This raises the question of if there is a persuasive role for ethnographic research in this context. Or should an ethnographic research agenda seek to take on a more activist and contesting role. That is to show that there is another dimension, not only to what data can and cannot tell us about people and society, but also to seek to refigure how data is conceptualised at all on an interdisciplinary stage, and to pull out what the ethical and political implications of this are. Such a role however will need to go beyond the typical way that anthropologists often use ethnographic findings to critically chip away at theoretical generalisations by citing the specific. Instead it needs to be a role that uses ethnography in dialogue with theory to build alternative arguments and visions for interdisciplinary collaborations concerning the roles data is playing in contemporary society and the roles it might play in how we plan and design futures.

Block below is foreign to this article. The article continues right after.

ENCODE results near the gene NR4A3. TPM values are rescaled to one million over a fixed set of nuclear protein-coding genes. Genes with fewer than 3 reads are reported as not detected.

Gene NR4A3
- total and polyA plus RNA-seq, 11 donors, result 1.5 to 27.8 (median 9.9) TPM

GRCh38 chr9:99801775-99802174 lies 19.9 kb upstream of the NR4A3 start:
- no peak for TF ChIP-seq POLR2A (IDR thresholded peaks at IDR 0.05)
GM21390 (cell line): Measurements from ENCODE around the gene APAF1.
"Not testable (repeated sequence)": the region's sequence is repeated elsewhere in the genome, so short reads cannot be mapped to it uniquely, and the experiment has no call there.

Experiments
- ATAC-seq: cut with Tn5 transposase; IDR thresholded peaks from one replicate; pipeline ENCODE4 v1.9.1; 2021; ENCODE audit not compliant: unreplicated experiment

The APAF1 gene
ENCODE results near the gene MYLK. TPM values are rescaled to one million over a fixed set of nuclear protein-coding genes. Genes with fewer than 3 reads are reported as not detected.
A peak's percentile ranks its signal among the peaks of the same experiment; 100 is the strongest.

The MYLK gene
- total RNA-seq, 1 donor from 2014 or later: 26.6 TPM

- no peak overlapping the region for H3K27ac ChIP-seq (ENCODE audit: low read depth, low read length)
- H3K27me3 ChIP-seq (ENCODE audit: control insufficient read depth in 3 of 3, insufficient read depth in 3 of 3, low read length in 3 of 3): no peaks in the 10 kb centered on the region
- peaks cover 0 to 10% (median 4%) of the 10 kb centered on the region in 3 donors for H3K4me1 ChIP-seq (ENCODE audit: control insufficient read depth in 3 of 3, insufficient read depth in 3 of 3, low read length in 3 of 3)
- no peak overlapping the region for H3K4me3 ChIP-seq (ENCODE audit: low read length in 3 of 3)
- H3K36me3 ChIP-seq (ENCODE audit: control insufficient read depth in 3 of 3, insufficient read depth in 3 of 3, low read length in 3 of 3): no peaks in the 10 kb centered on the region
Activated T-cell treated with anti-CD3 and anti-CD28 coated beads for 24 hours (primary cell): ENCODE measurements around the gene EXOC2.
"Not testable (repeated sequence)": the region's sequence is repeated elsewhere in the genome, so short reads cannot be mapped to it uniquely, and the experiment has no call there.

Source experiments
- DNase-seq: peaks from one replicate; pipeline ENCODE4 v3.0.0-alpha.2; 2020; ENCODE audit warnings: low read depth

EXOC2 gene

Data and Ethics

Annette Markham, our invited guest for workshop 2, developed a conversation with us through a focus on the question of ethics and data. Markham’s work on Internet research ethics is very relevant to this field of discussion, and in part we drew on this. However we also connected these discussions to the ideas about impact, a future oriented ethics and the implications of this for how we think about data ethnographically.